Scientist of the Day - Julien Fraipont
Julien Fraipont, a Belgian paleontologist with an interest in anthropology, was born Aug. 17, 1857. In the early 1880s, many anthropologists believed that the original Neanderthal specimen discovered in 1856 by Johann Carl Fuhlrott, and described by Hermann Schaafhausen, was a pathological oddity and did not represent an ancient race of humans. Critics of Neanderthal as a human type argued that all of its aberrant features – long skull, thick brow ridges, sloping forehead, curved thigh bones – could be explained as the byproducts of disease or occupation. One other Neanderthal-like skull had been discovered in Gibraltar back in 1848, and it was interpreted as Neanderthal by George Busk in England in 1864, but very few archaeologists were buying the possibility of there having been a race of "Neanderthal men."
Then, in 1886, two skeletons, a male and a female, were found in a cave in Spy, in the province of Namur in Belgium. The female is referred to as Spy 1, the male as Spy 2. The Spy cave is about 40 miles southeast of Brussels and 45 miles west of Liège. The discoveries were made by Marcel de Puydt, an archaeologist, and Max Lohest, a geologist. Fraipont was the expert on human anatomy and fossils who was brought in to figure out what had been unearthed. All three men taught at the University of Liège. The bones, and especially the skulls, of the Spy specimens were remarkably similar to the remains of the original Neanderthal specimen. Fraipoint was convinced by the evidence that the Spy individuals were ancient, and that they were Neanderthal, and he and Lohest teamed up to write a paper announcing the finds and arguing for their antiquity and Neanderthal status. The paper was titled (we translate from the French): "The human race of Neanderthal or Canstadt in Belgium: Ethnographic research on human bones, discovered in quaternary deposits in a cave at Spy, and a determination of their geological age" (the Canstadt skull was a skull found in Germany in 1700 that some French authors lumped in with Neanderthal in the late 1870s, but it later turned out to be a recent skull, probably of Roman age).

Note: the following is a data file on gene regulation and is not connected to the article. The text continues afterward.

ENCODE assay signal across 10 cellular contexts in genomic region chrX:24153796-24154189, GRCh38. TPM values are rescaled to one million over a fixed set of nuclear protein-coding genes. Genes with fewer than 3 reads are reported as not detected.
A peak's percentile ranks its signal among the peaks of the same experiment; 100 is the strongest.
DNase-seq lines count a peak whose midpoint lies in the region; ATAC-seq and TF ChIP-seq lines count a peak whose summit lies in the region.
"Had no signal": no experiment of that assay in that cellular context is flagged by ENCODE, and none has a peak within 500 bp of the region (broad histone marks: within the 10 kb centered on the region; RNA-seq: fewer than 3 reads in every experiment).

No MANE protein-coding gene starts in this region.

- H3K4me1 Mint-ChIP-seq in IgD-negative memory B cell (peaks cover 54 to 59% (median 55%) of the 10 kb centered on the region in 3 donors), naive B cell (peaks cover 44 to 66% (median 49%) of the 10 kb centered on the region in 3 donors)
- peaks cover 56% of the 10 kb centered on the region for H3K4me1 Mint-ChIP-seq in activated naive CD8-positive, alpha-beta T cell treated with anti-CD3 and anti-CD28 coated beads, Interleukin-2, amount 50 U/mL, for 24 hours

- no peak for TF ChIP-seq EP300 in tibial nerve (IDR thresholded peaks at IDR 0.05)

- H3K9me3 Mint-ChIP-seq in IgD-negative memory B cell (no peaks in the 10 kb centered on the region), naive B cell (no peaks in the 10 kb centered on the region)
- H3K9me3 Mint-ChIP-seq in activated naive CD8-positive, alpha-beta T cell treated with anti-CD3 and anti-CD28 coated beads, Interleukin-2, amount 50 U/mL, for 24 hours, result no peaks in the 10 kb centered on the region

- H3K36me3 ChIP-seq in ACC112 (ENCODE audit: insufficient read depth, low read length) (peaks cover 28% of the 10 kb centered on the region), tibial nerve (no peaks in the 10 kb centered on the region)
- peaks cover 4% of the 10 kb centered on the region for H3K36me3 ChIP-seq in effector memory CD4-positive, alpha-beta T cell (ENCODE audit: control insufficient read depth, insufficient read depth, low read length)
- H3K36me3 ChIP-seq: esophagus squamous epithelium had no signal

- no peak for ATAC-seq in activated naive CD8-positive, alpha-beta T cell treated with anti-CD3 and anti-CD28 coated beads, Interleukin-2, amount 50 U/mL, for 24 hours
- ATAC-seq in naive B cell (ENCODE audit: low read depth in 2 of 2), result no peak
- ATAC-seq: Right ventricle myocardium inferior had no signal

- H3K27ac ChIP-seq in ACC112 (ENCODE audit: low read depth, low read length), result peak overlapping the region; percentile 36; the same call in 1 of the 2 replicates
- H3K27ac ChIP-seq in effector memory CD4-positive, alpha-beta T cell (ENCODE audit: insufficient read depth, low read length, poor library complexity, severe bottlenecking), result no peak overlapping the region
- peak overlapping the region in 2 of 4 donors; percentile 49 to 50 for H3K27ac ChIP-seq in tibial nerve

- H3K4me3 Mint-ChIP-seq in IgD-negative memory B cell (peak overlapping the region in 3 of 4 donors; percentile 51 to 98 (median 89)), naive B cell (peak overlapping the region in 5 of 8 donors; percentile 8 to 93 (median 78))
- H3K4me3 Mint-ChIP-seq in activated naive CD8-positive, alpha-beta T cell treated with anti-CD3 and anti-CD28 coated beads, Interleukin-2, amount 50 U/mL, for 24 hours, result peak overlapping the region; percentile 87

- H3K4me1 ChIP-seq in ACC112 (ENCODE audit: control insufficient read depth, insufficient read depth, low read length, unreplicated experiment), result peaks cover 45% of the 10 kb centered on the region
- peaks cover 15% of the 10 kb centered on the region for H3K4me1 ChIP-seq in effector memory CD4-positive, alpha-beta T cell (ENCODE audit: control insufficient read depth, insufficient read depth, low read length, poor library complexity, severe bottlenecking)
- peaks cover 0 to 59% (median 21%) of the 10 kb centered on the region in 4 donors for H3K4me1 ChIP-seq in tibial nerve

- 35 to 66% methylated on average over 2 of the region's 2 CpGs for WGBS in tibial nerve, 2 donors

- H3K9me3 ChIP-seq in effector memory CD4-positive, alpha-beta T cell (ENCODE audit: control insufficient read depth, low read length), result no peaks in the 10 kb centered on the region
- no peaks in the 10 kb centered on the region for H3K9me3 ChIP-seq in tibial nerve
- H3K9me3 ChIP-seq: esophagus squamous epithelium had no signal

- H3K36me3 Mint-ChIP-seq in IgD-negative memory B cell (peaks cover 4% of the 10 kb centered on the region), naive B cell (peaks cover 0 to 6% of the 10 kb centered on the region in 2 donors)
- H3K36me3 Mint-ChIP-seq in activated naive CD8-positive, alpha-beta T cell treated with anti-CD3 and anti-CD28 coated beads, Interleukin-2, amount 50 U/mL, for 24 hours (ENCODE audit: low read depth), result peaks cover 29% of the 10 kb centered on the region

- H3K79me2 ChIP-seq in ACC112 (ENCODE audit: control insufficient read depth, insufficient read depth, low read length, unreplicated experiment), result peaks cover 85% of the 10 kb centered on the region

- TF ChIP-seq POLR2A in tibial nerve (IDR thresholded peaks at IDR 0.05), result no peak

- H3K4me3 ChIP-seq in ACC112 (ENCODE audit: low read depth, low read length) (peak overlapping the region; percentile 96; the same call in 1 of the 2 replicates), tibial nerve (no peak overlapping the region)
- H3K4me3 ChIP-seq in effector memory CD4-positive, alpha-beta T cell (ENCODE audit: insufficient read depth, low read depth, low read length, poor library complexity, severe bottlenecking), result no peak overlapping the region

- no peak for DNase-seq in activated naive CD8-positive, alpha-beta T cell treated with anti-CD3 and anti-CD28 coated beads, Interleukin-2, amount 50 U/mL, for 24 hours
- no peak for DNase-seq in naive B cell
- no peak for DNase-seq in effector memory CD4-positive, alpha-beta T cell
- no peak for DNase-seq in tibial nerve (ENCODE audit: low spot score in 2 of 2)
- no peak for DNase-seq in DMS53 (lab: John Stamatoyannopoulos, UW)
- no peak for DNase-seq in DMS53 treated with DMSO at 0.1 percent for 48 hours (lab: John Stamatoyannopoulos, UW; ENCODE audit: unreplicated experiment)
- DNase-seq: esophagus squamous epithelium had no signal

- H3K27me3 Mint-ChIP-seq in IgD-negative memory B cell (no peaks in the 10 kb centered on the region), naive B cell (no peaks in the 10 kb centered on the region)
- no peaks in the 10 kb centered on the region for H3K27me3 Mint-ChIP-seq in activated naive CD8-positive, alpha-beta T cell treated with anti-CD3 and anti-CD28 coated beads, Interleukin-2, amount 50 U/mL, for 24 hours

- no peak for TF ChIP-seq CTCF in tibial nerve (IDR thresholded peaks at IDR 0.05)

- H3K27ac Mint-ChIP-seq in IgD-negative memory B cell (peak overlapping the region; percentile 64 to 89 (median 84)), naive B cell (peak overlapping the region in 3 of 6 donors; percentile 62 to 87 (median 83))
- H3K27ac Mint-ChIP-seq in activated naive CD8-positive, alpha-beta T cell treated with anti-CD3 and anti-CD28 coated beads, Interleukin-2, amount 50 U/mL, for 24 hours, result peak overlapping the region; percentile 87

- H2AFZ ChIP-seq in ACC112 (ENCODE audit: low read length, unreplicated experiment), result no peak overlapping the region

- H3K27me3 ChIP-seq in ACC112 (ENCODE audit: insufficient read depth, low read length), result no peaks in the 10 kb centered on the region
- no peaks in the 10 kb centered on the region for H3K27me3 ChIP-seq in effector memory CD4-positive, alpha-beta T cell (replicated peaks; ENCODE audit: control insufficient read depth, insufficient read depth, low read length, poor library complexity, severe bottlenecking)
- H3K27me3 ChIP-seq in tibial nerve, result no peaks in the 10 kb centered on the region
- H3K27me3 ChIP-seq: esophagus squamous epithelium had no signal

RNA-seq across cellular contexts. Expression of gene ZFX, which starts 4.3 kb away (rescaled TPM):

Fraipont's and Lohest's article, really a monograph, appeared in volume 7 (1887) of the Archives de Biologie, which we have here at the Library. It is illustrated with multiple white-on-black line drawings showing the skulls of Spy 1 and Spy 2 from the top, sides, front, and back - we show one of those here (fourth image). There is also a side-view comparison of the skulls of Spy 1, Spy 2, and Neanderthal, which reveals their great similarities (fifth image). And there are four double-page plates of photographs of the skulls and the major limb bones – we show one of those here as well (first image).
Fraipont was adamant that the Spy discoveries, and the geological strata in which they were found, demonstrated that Neanderthal was truly ancient and was a valid human type, and he took the offensive against the critics of Neanderthal's antiquity. In fact, he was the principal defender of Neanderthal from 1887 to 1908, when three more Neanderthal skeletons were discovered in three different sites in France, and Fraipont's conclusions were confirmed.
We displayed Fraipont's and Lohest's article in our 2012 rare-book exhibition, Blade and Bone: The Discovery of Human Antiquity. You may see the exhibition catalog page on Spy here. In you are interested, we also displayed the two original Neanderthal papers by Fuhlrott and Schaafhausen, and Marcellin Boule’s paper on the most famous of the 1908 French Neanderthal's, the Old Man of La Chapelle.
Wikipedia has a recent photograph of the Spy 2 skull with its article, but it has been a little too edited for my taste, so I don't include it here. Instead, I show a restoration of the Spy 2 Neanderthal, sculpted for the Natural History Museum in London by two very talented Dutch brothers who deserve to be better known (sixth image). The sculpture, out of the workshop of Adrie and Alfons Kennis, is full-size and free-standing, and is nude. So I don’t get into trouble for putting very realistic sculptures of naked men, even extinct ones, on the Library website, I show instead a detail of the face (which seems appropriate, since this post has been all about the Spy skulls), and provide you with a link to the full sculpture, should you want to view Spy 2 as the sculptors intended (the photograph is from Don’s Maps, an excellent anthropology resource). The face of Spy 2, as restored by the Kennis brothers, is rugged, prematurely aged, amazingly realistic – and utterly charming. If this isn't the finest restoration of an ancient human ever crafted, I would like to see the competition. I suspect every one of the contenders would be a Kennis and Kennis production. You can visit their website here.
William B. Ashworth, Jr., Consultant for the History of Science, Linda Hall Library and Associate Professor emeritus, Department of History, University of Missouri-Kansas City. Comments or corrections are welcome; please direct to email@example.com.